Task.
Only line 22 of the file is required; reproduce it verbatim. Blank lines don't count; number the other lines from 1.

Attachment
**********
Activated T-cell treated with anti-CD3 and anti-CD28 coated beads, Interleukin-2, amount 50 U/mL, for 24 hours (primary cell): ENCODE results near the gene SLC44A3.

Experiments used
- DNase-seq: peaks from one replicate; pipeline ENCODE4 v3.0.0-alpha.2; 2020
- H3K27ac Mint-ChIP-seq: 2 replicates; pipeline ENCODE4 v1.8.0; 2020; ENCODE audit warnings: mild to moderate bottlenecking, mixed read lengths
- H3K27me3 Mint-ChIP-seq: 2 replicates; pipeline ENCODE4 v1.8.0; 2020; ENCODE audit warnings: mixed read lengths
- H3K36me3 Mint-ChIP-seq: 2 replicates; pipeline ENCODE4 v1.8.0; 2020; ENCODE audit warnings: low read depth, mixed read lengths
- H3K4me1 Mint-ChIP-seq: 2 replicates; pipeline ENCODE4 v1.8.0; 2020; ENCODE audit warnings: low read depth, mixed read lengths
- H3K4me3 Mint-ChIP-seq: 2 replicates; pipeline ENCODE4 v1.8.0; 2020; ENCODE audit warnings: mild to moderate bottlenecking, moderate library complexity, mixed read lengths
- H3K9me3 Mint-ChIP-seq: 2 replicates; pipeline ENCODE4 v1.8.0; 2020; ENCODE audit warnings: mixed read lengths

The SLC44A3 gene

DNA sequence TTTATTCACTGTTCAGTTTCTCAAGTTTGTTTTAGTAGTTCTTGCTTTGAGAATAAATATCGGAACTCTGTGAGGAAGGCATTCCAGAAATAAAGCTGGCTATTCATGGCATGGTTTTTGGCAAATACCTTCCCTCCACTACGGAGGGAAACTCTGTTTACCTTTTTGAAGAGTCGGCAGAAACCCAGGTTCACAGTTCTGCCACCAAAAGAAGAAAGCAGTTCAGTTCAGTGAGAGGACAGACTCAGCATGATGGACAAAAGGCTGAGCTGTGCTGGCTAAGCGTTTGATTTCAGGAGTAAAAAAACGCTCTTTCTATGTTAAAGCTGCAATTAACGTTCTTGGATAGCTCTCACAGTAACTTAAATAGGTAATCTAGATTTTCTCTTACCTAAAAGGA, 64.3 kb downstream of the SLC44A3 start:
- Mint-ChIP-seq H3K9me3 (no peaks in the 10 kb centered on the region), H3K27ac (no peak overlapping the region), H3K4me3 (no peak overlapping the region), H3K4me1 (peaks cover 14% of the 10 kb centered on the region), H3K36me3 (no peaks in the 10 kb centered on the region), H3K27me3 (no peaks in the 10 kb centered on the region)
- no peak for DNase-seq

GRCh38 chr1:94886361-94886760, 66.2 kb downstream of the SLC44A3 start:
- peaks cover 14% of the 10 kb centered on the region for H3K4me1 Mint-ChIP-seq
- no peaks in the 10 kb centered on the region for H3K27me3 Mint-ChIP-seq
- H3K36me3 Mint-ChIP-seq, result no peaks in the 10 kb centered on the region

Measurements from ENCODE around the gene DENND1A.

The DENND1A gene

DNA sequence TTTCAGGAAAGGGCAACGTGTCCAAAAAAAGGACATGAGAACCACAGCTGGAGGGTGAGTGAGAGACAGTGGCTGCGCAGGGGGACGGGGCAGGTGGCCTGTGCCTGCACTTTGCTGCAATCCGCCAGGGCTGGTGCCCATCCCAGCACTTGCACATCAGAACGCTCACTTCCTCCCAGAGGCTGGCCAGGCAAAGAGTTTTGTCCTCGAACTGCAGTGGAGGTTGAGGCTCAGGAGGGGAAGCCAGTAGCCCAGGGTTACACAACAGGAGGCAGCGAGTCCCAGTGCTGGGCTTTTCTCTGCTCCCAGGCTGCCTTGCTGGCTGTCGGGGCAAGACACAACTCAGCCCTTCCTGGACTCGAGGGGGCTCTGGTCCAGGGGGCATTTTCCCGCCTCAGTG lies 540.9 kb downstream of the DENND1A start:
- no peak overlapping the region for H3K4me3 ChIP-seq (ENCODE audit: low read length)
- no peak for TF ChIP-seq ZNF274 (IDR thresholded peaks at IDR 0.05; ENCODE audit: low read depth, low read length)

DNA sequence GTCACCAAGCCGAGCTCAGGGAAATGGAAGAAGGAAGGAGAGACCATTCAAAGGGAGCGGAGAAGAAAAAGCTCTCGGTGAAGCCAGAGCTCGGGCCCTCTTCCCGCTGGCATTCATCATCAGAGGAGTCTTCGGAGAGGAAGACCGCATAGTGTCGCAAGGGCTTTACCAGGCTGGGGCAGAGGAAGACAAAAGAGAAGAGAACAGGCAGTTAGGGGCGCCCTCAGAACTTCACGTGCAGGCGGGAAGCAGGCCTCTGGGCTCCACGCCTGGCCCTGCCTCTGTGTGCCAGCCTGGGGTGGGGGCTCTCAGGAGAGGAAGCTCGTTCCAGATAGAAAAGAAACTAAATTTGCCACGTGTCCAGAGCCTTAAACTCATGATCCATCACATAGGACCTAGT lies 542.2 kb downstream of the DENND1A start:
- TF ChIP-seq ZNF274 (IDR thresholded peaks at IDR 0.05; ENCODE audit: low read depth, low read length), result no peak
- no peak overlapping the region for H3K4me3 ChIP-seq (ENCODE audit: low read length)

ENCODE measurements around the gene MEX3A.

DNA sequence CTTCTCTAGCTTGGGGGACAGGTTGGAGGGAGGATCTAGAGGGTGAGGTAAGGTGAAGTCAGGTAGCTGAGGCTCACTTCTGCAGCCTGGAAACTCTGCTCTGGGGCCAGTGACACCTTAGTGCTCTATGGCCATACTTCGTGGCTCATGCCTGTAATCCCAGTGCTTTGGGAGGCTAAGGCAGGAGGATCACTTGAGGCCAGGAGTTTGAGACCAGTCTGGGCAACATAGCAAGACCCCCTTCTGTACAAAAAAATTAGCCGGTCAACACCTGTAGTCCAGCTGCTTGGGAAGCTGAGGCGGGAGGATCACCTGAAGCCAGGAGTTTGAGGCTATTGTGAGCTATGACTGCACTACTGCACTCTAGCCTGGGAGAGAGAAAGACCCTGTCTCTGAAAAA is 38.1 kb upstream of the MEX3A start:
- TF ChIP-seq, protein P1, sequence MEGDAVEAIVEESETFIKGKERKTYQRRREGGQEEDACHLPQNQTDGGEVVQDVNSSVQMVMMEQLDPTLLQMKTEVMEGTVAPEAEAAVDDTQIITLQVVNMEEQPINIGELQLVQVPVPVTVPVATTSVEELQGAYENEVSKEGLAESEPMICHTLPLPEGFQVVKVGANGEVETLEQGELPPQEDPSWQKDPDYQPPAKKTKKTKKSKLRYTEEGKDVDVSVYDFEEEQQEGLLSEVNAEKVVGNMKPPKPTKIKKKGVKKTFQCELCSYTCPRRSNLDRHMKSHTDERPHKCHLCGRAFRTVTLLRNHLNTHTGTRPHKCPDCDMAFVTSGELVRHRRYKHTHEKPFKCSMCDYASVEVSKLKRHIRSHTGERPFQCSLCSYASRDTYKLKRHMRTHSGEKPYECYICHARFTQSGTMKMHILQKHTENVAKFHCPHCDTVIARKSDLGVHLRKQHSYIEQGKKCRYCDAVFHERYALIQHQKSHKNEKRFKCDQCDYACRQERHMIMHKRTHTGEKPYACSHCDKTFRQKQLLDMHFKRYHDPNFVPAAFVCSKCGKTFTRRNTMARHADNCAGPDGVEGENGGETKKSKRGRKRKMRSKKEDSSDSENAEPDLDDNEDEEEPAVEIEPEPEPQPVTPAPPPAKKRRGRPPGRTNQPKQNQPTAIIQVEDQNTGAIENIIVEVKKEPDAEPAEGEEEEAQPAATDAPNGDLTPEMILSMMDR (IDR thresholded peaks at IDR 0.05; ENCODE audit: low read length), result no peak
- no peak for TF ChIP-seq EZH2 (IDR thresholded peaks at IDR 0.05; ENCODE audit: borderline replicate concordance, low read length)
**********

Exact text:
- no peak for TF ChIP-seq ZNF274 (IDR thresholded peaks at IDR 0.05; ENCODE audit: low read depth, low read length)